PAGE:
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  • simstratic Yeah, there's probably a lot of optimization going on.. Looks like the polygon shape matters more than the number of points. The polygon on the right has fewer points, but it's slower than the left one!

    Anyway, I'm still testing with an extreme number of collision checks. If there is one ball in the game, adding 5-10 extra points to its polygon for a more rounded shape will not cause any problems.

  • EDIT_2: THIS IS NOT CORRECT FOR CONSTRUCT - PLEASE SEE POST BELOW MINE. (2) is probably still applicable.

    dop2000 that is all a good sign that it is heavily optimized. There are two factors at play in your last example.

    (1) Polygon collisions are done by triangulating the polygon into a series of triangles (this may already be done when the project is exported). During a collision, each triangle is checked to see if it colliding with the triangles in the other object. As soon as a triangle collision is detected it can stop, i.e. it doesn't need to check all the triangles unless there is bounding box collision but NOT a polygon collision. There are different triangulation algorithms, some of which can favor large triangles which will be more likely to collide early. Spiky and concave objects will generally require smaller triangles.

    (2) The pink background almost shows what the bounding box would be (the one on the right would be a little smaller). The one on the left, the collision polygon occupies a much larger percentage of the bounding box, if the bounding boxes collide it is far more likely the polygons will be colliding, and an early collision will be probably detected and less triangles will be tested. Inversely, the one on the right occupies a smaller percentage of the bounding box, so you will get more cases where the bounding boxes collide, but the polygons do NOT collide, so it will have to check every triangle like I said in (1).

    The extreme case would be something like a very thin '+ or 'L' or '/' shape collision polygon that extends the entire height and width of the sprite. Because you would get many bounding box collisions, but less polygon collisions, so more triangles (points) would be checked.

    EDIT: One thing I forgot to mention, is long skinny objects (like a stick), when they are rotated in the game, will have larger bounding boxes, and hence more 'false positive' collisions where every triangle needs to be checked. So for these type of objects you want to minimize your points. All the above assumes a axis aligned bounding box collision optimization is being used in the engine.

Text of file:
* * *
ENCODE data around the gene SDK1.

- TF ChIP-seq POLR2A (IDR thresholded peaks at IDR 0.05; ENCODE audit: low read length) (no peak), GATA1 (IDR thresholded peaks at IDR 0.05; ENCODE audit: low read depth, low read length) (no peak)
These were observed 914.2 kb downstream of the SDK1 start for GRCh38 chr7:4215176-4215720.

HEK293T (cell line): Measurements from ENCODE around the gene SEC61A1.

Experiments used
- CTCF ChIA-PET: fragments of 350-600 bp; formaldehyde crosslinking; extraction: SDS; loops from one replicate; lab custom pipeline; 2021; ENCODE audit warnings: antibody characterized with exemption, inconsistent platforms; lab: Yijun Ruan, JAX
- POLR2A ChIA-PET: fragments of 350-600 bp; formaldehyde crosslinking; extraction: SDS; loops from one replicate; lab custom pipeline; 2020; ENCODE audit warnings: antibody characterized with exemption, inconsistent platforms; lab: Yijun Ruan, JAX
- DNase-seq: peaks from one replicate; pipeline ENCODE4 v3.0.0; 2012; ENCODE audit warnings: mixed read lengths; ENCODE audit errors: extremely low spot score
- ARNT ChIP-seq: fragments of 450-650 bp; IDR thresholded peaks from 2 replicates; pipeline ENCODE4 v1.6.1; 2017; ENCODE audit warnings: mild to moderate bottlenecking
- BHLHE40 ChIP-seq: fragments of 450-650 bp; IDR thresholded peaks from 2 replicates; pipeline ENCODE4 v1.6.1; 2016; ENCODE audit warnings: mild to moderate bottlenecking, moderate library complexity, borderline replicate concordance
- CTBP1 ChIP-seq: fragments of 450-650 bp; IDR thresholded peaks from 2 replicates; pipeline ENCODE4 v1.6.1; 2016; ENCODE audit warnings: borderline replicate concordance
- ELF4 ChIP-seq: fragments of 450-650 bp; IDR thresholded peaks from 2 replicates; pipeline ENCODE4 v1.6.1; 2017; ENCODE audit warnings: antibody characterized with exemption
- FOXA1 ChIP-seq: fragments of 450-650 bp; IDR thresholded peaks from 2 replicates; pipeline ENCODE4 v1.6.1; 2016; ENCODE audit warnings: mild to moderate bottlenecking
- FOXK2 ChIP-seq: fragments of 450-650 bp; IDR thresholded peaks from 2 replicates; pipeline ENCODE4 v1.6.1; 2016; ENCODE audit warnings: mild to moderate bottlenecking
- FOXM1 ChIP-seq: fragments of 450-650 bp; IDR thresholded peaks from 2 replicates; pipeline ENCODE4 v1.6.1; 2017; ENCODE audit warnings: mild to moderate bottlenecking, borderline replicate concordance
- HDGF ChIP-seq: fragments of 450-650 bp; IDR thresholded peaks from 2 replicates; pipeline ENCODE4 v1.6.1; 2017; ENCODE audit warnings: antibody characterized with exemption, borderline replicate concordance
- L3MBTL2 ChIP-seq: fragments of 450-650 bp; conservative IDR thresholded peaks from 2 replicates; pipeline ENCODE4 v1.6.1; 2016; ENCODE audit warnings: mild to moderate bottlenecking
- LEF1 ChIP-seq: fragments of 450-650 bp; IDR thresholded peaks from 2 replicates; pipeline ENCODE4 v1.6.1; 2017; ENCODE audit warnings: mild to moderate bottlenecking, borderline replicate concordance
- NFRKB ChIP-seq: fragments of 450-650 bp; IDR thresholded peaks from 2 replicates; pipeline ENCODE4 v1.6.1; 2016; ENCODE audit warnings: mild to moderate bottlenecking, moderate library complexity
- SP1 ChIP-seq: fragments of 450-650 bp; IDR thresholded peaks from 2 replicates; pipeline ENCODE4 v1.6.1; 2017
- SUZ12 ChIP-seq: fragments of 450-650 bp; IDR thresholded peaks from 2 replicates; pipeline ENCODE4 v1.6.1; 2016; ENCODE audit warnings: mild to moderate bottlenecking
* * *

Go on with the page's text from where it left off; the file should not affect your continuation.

• I had to have a look at the collision code since i didn't think the collision polygon was triangulated, and it's not.

    the polygon collision code is made up of two parts: a check to see if a point is inside of a polygon and if two line segments overlap. Algo is basically this:

    O(1) if A and B in same spacial hash then continue

    O(1) if A and B bounding box overlap then continue

    O(n) loop over points in A, if any are inside poly B then stop, objects are overlapping

    O(m) loop over points in B, if any are inside poly A then stop, objects overlapping

    O(n*m) loop over edges in A and edges of B, if any two edges intersect then stop, objects overlap

    In general it tries to figure out as soon as possible if the objects overlap or not so it doesn't have to check everything. In front of each line I put the big O notion showing the complexity of each step. It starts with stuff that can be done with one check, then it's proportionate to the number of points, and finally it's proportionate to the number of points multiplied together.

    The main complexity that was probably the reasoning of the warning is the edge overlapping check. The max number of checks it can do is the A.pointCount*B.pointCount. So with the standard 8 point polys it's doing a maximum of 64 checks. Two 20 point ones could do a max of 400 checks.

    Edit:

    More points would make calculating an object's bounding box take a longer for objects with more points, but it's a linear increase.

    And what it's worth the physics object does triangulate the collision poly for it's uses. Actually with box2d it merely converts it into concave polygons.

  • Thanks for the correction and the information R0J0hound. I jumped in too early with some bad assumptions :) Didn't know we could look at the engine code in that much detail...

  • You're welcome. I was able to kind of browse it with the browser debugger when previewing a game. You can browse all the js files used, although the whitespace was stripped so i had to use a js beautifier to be able to better see what it did. I had poked around c2's collision detection before and it's largely the same, so I kind of knew what I was looking for.